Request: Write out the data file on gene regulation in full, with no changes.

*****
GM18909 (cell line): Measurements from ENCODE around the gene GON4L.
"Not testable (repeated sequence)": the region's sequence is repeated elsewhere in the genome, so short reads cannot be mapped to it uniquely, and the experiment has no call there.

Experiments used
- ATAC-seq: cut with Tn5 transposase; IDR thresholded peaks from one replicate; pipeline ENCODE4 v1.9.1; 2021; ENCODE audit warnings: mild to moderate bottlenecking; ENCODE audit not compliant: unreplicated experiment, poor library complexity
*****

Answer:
GM18909 (cell line): Measurements from ENCODE around the gene GON4L.
"Not testable (repeated sequence)": the region's sequence is repeated elsewhere in the genome, so short reads cannot be mapped to it uniquely, and the experiment has no call there.

Experiments used
- ATAC-seq: cut with Tn5 transposase; IDR thresholded peaks from one replicate; pipeline ENCODE4 v1.9.1; 2021; ENCODE audit warnings: mild to moderate bottlenecking; ENCODE audit not compliant: unreplicated experiment, poor library complexity